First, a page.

Combining these two powerful natural ingredients with herbs that are helpful for respiratory distress is a wonderful way to treat colds, flu, bronchitis, and pneumonia. Expectorant herbs are especially useful in this herbal preparation. You can learn more about expectorant herbs in my post on herbal actions.
How to make a traditional herbal oxymel
The traditional method of making an herbal oxymel is very similar to making an herbal vinegar.
Fill your sterilized jar about 3/4 of the way with dried herbs. Pour honey over the herbs, then vinegar. A typical ratio of honey and vinegar is about 1/3 of the jar of honey, and 2/3 of the jar of vinegar. But this is also very flexible. If you want a sweeter syrup, you can do up to half and half.
You’ll still want to use a piece of wax paper under the lid to prevent corrosion.
This mixture will be a little harder to shake, so you might have to stir it. As with the herbal vinegar, sit in cool, dark location for 2-4 weeks, shaking or stirring every day (if you remember better than I do!). At the end of the maceration time, strain the herbs out of the mixture, and put the wax paper and lid back on.
Your herbal oxymel should be kept in a cool location or the fridge. Since an oxymel has the added preservative qualities of honey, your shelf life will be about 9 months to 1 year.
Making a “quick” herbal oxymel
If you need your herbal oxymel sooner than the 2-4 weeks in the traditional method, you can make a “quick” oxymel.
For a “quick” oxymel, you combine the herbs and vinegar in a non-reactive pot (think stainless steel, ceramic, glass, or enamel cookware). Heat to a low boil, and simmer for 20 minutes. Strain the herbs, and pour the mixture into your desired sterilized jar. When the mixture is warm but not hot, add the honey and stir.
And voila! Your herbal oxymel would now be ready to use in about an hour, versus 2-4 weeks.
Take your oxymel by the tablespoon, or diluted in tea. A typical dosage would be 1-2 tablespoons each, up to 5 times a day.
Suggested herbs for an herbal oxymel
There are many herbs that you can use in an herbal oxymel, but like I said before, the best herbs to use are expectorant herbs. Here are some of the most common herbs that are suggested for oxymels.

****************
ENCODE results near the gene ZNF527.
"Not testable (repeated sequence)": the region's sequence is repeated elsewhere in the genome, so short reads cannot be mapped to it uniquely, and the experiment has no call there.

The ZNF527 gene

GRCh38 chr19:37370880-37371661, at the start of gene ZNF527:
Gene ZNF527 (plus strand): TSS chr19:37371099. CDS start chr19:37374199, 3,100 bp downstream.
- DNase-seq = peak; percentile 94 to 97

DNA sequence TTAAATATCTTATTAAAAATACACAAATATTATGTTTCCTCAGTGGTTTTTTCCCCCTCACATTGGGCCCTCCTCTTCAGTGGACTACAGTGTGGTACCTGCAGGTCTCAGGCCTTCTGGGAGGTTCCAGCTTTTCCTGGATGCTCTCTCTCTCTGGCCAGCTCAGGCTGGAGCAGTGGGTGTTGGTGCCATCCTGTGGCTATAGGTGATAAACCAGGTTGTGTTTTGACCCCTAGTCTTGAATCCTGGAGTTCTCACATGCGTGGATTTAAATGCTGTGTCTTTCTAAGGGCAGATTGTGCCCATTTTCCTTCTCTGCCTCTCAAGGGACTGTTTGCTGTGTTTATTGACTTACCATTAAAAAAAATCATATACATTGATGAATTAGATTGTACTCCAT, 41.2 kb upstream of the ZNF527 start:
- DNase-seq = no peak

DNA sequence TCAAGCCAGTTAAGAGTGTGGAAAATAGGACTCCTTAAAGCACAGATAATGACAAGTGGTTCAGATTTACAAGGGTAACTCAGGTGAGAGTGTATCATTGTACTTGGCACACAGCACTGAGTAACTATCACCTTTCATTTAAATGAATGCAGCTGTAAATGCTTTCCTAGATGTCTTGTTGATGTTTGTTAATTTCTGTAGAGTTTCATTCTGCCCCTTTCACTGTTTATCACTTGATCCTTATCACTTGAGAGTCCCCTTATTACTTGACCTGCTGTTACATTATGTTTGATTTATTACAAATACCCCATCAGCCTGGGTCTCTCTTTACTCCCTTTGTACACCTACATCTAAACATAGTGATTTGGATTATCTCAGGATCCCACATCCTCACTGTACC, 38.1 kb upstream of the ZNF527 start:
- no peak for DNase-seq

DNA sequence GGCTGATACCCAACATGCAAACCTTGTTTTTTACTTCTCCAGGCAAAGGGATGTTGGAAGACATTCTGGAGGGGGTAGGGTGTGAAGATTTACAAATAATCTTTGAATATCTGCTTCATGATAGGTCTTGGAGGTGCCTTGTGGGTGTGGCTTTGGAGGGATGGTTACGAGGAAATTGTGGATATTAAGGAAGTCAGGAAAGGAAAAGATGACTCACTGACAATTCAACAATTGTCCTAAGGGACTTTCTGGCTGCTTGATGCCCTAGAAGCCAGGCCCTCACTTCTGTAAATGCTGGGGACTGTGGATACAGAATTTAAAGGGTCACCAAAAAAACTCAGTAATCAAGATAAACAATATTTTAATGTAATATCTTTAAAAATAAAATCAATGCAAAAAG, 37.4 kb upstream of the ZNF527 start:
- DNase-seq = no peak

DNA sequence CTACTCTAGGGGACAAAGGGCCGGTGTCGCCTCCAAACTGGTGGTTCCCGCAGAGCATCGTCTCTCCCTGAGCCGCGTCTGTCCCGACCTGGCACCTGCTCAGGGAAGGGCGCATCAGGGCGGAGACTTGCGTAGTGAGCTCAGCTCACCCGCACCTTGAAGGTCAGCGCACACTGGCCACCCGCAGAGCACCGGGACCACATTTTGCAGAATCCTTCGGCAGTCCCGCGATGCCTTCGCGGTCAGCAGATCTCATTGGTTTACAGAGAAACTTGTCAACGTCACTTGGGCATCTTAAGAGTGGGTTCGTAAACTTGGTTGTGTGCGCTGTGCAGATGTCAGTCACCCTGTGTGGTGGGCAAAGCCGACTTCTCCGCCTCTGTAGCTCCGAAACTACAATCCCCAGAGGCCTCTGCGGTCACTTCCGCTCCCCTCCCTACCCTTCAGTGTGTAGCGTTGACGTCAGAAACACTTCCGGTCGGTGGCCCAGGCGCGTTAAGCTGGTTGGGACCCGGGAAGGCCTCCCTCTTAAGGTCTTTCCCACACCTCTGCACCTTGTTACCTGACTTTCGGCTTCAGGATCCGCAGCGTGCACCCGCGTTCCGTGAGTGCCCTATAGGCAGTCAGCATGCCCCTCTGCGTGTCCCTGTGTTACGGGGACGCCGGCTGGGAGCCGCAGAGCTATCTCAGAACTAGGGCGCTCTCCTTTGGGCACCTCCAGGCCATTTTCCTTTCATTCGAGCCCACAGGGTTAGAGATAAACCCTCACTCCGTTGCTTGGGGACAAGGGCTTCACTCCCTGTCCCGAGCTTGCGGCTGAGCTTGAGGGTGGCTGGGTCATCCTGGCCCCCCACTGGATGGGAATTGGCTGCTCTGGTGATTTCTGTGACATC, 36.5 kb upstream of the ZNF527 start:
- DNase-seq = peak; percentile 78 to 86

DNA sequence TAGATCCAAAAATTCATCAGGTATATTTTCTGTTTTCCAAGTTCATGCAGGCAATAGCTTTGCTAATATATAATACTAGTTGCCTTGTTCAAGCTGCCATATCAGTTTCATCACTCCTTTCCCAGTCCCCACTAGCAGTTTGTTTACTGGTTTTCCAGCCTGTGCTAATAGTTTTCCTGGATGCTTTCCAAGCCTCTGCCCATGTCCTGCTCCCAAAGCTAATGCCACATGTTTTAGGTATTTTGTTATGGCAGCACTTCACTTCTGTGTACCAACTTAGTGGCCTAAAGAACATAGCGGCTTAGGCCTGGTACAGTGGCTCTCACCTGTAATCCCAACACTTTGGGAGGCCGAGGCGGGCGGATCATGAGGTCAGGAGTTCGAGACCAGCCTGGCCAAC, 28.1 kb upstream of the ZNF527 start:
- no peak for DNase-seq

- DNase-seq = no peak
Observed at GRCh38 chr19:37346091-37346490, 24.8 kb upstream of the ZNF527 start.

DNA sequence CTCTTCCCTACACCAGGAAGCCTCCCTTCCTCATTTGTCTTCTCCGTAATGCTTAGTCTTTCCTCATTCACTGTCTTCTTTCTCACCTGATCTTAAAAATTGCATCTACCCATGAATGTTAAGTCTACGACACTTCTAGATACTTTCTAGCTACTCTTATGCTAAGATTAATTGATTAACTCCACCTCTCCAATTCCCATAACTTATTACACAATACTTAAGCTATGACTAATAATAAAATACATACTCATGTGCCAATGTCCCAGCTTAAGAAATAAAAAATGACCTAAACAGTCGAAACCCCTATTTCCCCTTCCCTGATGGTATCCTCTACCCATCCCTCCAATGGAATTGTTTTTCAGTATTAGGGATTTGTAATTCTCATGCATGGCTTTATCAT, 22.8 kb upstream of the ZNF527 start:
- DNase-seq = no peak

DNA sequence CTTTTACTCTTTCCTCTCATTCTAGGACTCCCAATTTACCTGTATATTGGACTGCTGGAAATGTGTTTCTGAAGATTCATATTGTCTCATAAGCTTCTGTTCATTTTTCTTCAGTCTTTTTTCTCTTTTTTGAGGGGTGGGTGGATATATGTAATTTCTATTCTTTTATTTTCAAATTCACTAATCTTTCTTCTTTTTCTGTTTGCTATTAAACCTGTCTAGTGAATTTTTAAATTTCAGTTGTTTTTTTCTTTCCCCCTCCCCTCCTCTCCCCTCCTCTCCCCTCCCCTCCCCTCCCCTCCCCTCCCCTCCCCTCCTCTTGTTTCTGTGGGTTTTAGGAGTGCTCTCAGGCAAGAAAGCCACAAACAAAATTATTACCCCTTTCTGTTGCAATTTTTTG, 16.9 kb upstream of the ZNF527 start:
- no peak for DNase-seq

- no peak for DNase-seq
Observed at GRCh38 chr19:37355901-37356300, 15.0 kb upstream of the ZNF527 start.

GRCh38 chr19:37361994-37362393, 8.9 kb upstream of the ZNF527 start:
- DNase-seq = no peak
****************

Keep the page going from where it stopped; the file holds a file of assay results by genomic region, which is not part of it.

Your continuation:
- Thyme – expectorant, immune boosting, antiviral, antibacterial, excellent for sore throats, coughs (even whooping cough), and bronchitis
- Sage – antibacterial, soothes sore throats, dries up runny noses, expectorant, drying (do not use when nursing or pregnant)
- Oregano – antibacterial, antiviral, anti-inflammatory, expectorant, great for coughs
- Bee balm – antibacterial, helpful for sore throat, coughs, and fevers
- Elderflowers – diaphoretic (induces sweating to help with fevers), immune boosting, decongestant, helpful for sinusitis, colds, flu, and bronchitis
- Nettles – anti-inflammatory, high in nutrition, helps with allergies, wonderful tonic herb
- Raspberry leaves – helps with nausea, supports healthy menstruation, good tonic herb for women
- Peppermint – carminative, good for nausea, gas, digestion, and bloating,
- Ginger – anti-inflammatory, digestive aid, good for nausea, helpful in preventing and treating colds and flu
My favorite herbal oxymel combination is thyme and sage. These two herbs together help loosen up and expel mucus, making it an excellent remedy for hacking, congested coughs.
Closing thoughts on herbal oxymels
Herbal oxymels are a wonderful addition to your home apothecary. The balance of sweet and sour makes it a soothing medicine that most children won’t even fuss over!
Have you tried making an herbal oxymel? What are your favorite herbs to use?
Please note: I am not a doctor or a certified herbalist. Please do your own proper research, and if you have any outstanding health concerns, please consult your doctor before trying any herbal remedies.
For more information on using herbal remedies to keep your family healthy, you should definitely check into this book: